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Hi, I'm Dr. John Martin. In this segment, I'm going to show you how I do a ptosis repair through an internal approach. There are two main muscles for elevating the eyelid; one is the levator, which is on the outside, and the other is the Müller's muscle, which is on the inside.

So, in this surgery, I evert the lid so that I have access to the Müller's muscle. Then, I'll take a little piece of that Müller's muscle plus the overlying conjunctiva, I will shorten the Müller's muscle, and this will help to elevate the lid.

Okay, so this is for a Müller's muscle-conjunctival resection, and what we'll do is do a supraorbital block. So, feel for the notch, the supraorbital notch, just go to the side of that. Just scoot down right along the orbital rim, which you can feel. Put in about 1.5 to 2 cc for your local. What we're going to do is evert the lid over a Desmarres retractor.
Sometimes it's very, very tight. Just hold it there for a minute. What we'll do is mark the upper border of the tarsus, and I'll take an [inaudible 00:01:36], and what I'm going to do is just pull on the conjunctiva-Müller's muscle to separate it from the underlying levator.

Then I set my caliper at nine for this side. What we'll do is hold this near the border of the tarsus. Make a mark down here at nine millimeters, because this is how much I want to take off my hood with my müllerectomy clamp. Some people will put a suture through here to help tent up this area. Put a clamp on our lower marks, grab our upper marks. Lock the clamp, and we now have our nine millimeters of conjunctiva-Müller's muscle enclosed in the clamp. Then I'm going to take a double-armed 6-0 plain suture and run it along down and through here. You can either start going through the skin, I actually just start under here and will bury my knot. So I start temporally. Let me get the suture. And just run it a little bit, maybe about a millimeter underneath your clamp. [inaudible 00:04:14] little sleep apnea. [inaudible 00:04:17] good.

Okay, so we've come all the way across the clamp, now we'll take a 15 blade. Run it right along the underside of the clamp, which'll excise my tissue. If you have some bleeding, you can cauterize. Just be careful, because the cautery can unfortunately rip your sutures, so you have to be judicious in your use of cautery here.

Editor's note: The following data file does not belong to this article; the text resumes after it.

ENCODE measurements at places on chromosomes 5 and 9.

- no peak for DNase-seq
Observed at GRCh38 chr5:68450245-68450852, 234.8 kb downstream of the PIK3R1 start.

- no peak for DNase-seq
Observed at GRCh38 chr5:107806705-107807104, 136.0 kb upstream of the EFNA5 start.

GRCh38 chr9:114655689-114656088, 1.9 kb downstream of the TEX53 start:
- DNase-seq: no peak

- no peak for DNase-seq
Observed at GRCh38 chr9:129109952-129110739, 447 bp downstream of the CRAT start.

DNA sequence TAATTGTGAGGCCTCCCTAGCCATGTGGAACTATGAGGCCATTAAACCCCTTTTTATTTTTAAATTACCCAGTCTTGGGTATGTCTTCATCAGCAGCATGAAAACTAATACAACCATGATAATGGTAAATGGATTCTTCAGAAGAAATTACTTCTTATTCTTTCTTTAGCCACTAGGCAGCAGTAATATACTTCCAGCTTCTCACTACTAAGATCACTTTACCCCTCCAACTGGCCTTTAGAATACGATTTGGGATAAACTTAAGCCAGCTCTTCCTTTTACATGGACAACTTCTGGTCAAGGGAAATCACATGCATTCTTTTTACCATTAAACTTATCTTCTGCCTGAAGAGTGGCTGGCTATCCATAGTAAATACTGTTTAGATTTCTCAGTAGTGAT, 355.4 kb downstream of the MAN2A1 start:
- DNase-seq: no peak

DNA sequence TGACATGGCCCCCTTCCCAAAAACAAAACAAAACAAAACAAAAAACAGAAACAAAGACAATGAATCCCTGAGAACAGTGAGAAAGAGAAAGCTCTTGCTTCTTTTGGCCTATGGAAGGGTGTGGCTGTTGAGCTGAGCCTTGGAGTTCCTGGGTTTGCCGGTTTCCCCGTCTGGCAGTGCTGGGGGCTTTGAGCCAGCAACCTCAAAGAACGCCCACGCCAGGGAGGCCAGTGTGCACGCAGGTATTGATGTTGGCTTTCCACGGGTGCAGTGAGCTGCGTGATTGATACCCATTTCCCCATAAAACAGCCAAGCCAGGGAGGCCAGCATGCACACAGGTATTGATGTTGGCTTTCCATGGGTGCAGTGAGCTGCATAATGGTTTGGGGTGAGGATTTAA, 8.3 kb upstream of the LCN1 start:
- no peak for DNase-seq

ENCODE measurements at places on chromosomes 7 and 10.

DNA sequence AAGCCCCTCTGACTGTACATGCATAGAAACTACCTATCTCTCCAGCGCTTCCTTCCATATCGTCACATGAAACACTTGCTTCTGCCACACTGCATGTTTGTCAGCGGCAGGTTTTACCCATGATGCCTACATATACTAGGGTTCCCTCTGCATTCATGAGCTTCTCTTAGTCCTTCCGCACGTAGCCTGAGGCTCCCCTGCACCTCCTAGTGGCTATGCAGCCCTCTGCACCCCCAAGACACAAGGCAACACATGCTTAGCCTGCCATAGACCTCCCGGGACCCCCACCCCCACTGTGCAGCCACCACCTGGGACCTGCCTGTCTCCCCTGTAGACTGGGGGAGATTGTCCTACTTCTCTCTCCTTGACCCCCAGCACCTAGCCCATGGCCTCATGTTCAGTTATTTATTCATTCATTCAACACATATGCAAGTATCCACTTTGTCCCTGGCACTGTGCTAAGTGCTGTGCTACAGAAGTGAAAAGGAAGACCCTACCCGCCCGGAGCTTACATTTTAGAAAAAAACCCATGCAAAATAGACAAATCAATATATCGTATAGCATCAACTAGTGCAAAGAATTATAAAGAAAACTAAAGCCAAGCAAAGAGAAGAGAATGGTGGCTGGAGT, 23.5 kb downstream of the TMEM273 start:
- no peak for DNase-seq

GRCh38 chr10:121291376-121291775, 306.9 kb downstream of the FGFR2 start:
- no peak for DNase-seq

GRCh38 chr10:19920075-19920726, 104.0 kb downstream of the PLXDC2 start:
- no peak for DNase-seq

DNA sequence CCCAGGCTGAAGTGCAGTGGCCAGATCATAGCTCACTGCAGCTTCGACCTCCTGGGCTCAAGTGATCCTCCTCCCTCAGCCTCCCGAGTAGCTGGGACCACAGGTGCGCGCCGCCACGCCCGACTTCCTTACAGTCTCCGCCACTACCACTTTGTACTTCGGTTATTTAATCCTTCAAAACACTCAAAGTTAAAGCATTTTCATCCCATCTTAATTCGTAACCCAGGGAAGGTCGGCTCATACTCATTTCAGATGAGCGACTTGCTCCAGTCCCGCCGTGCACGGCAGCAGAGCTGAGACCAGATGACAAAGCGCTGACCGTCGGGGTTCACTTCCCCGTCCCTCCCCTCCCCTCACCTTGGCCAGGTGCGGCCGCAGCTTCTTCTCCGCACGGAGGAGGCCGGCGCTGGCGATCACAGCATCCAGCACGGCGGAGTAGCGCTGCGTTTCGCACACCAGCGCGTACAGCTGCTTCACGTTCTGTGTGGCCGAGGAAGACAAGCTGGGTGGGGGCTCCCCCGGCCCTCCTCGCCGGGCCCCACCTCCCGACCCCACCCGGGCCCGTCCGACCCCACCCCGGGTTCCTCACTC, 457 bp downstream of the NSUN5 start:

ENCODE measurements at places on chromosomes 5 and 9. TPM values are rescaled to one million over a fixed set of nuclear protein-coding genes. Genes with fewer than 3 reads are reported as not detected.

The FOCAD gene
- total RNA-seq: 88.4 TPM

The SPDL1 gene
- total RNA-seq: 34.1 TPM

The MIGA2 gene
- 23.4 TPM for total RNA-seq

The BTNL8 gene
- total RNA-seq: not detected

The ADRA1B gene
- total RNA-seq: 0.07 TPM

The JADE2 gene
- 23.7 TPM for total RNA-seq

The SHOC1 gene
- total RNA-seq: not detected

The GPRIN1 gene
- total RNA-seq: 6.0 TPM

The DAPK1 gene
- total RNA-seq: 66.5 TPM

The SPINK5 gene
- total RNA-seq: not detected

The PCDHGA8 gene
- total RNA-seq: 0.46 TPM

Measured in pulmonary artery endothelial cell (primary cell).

Now what I'll do is I'll run the suture back along the wound. What I'm going to be doing is hooking conjunctiva to the tarsus. So here's my conj, tarsus. And when we're picking up the conjunctiva, we're also picking up the Müller's muscle, which is directly underneath it. Dry. This one's a [inaudible 00:06:48] right here. What we can do to do is just pull on the two-end of the suture. Now, what I want to do is bury the suture under the conjunctiva. So, come through one side with one needle, and come from the tarsal side with the other needle so that they're both coming out from within the wound. I'll tie this down. This way it will be buried by the conjunctiva. It will be over here temporally and it won't irritate the eye. And dry. And you can just make sure that that suture's buried there underneath the conjunctiva. And that's it for that eye.

Upper Eyelid Ptosis Repair With Mullerectomy

Dr. John Martin performs a technique to lift a drooping upper eyelid (ptosis). In a mullerectomy, the surgery is done on the underside of the eyelid, so there is no visible external scar.

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